Social Crisis

Protests, Lootings and Cacerolazos in Santiago Ahead of Decisive Vote

SANTIAGO – There’s a lot at stake in the vote for the pension bill today, and this has become clear once again after a night full of unrest in the Chilean capital. Around the city, cacerolazos were followed by protests, lootings of supermarkets and attacks on police stations. Dozens of people were arrested.

In at least 10 districts of Santiago, protests occurred on Tuesday night ahead of the vote in the Chilean Lower House on the pension bill. At 9PM, cacerolazos started, with people clanging pots and pans in support of a bill that would allow them to withdraw 10 percent from their privately managed pension funds.

Earlier that day, President Sebastián Piñera had tried to ease tensions by presenting another support plan for the country’s middle class, offering, among other things, a direct cash bonus of CLP$500,000 (US$634). But the social crisis in the background, economic problems ahead and years of frustrations about an unequal pension system have turned the debate on the withdrawal once again into an indictment of the neoliberal system that, according to protesters, is the reason behind all socioeconomic problems in Chile.

In cities, such as Valparaíso, caceralazos were held too.

With the echoes of the cacerolazos in the background, people took to the streets on Tuesday night defying the curfew. Barricades were set up, a public transport bus was set on fire, several police stations were attacked, and lootings were reported: a déjà vu of the social protests that started in October 2019.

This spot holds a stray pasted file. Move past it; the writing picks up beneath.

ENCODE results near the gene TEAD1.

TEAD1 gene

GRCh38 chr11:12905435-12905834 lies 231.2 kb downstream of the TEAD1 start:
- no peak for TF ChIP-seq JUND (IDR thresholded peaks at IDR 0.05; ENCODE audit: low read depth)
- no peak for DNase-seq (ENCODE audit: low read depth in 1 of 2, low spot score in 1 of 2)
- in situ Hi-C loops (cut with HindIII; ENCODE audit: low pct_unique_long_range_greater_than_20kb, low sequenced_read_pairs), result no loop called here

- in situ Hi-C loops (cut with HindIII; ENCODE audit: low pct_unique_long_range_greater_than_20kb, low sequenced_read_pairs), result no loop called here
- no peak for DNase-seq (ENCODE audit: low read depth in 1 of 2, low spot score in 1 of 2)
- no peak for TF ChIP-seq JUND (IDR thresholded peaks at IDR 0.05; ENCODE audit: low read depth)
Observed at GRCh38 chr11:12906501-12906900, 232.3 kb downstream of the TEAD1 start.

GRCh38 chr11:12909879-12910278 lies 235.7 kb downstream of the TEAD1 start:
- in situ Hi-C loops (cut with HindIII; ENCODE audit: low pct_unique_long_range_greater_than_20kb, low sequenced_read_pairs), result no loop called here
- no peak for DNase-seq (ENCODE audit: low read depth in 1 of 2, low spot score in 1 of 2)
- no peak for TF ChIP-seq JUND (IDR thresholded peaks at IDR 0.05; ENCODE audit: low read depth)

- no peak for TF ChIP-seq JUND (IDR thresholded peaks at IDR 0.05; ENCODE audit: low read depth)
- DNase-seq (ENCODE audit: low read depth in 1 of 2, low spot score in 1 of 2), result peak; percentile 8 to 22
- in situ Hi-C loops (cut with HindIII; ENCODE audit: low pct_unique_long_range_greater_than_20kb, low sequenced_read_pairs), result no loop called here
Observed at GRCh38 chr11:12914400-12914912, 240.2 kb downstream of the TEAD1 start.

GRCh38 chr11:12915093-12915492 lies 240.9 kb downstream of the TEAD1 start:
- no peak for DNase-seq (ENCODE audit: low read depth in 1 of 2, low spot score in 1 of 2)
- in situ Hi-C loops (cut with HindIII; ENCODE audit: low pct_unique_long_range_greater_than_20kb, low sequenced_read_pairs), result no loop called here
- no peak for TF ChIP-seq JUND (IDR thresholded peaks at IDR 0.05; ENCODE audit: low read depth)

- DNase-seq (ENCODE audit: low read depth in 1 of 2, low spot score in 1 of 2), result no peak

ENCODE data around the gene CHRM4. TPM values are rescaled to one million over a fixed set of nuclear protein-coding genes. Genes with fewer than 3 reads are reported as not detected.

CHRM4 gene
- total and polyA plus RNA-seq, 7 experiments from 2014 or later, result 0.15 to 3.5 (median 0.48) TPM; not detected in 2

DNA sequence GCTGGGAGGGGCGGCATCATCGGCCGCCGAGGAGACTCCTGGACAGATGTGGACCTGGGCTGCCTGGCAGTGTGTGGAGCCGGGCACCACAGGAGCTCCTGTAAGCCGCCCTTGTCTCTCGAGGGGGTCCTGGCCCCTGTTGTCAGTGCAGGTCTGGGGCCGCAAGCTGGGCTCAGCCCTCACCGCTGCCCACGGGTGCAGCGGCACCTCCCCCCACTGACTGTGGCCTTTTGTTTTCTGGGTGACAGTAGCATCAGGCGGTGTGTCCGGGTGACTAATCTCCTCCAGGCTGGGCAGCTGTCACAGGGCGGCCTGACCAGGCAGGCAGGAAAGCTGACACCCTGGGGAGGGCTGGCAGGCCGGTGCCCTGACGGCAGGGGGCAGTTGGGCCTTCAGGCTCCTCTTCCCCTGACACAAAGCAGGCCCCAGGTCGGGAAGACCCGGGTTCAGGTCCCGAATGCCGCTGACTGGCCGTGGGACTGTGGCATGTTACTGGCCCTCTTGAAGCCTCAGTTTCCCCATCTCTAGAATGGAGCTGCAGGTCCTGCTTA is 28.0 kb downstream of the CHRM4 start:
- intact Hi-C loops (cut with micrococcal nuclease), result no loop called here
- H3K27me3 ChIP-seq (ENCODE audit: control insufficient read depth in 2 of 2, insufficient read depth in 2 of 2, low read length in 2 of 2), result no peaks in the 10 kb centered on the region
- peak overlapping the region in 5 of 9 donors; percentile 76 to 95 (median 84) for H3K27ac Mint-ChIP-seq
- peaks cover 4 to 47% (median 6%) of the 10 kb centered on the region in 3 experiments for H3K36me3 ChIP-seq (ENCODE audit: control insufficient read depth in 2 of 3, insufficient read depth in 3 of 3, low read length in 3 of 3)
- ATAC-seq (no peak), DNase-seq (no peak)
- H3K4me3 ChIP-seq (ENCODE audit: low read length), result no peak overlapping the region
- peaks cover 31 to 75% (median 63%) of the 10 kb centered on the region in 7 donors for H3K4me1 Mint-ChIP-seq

The unrest underlines the dilemma for the Piñera administration. If the pension bill gets approved tonight, the governing coalition, which campaigned so hard against it, will be weaker than ever. If the bill gets rejected, it might be a start of a new wave of nationwide protests. This time it won’t be about 30 pesos, but about 10 percent. Different sparks lighting the same fire.

Protests did not only take place in the lower-income neighborhoods, where the effects of the coronavirus crisis are felt the hardest. In Las Condes, Ñuñoa and Providencia barricades also impeded the little traffic that was still allowed during the quarantine. At least five police stations, in Huechuraba, Cerro Navia, Estación Central, Maipú and Peñalolén were attacked simultaneously by mobs throwing stones, suggesting an orchestrated assault.

In Conchalí, an Alvi and a Unimarc supermarket were looted. In Estación Central, Quilicura, Huechuraba and Quinta Normal, supermarkets and gasoline stations were attacked. According to a police report, 13 lootings were registered, and 54 people were arrested in the capital. Chilean police forces have said they are prepared for another night of violence if the pension bill is rejected.

In response to the violence, Interior Minister Gonzalo Blumel called the protests “an attempt to intimidate and alter our democratic process.” He added that “for several hours, organized groups were adulterating public order in the city, amidst disturbances that affected the tranquility, public order and security of all the residents of the Metropolitan region. Nothing justifies the violence we saw last night in the city.”

Also read:

Opposition Seeks to Nationalize Chilean Pension System

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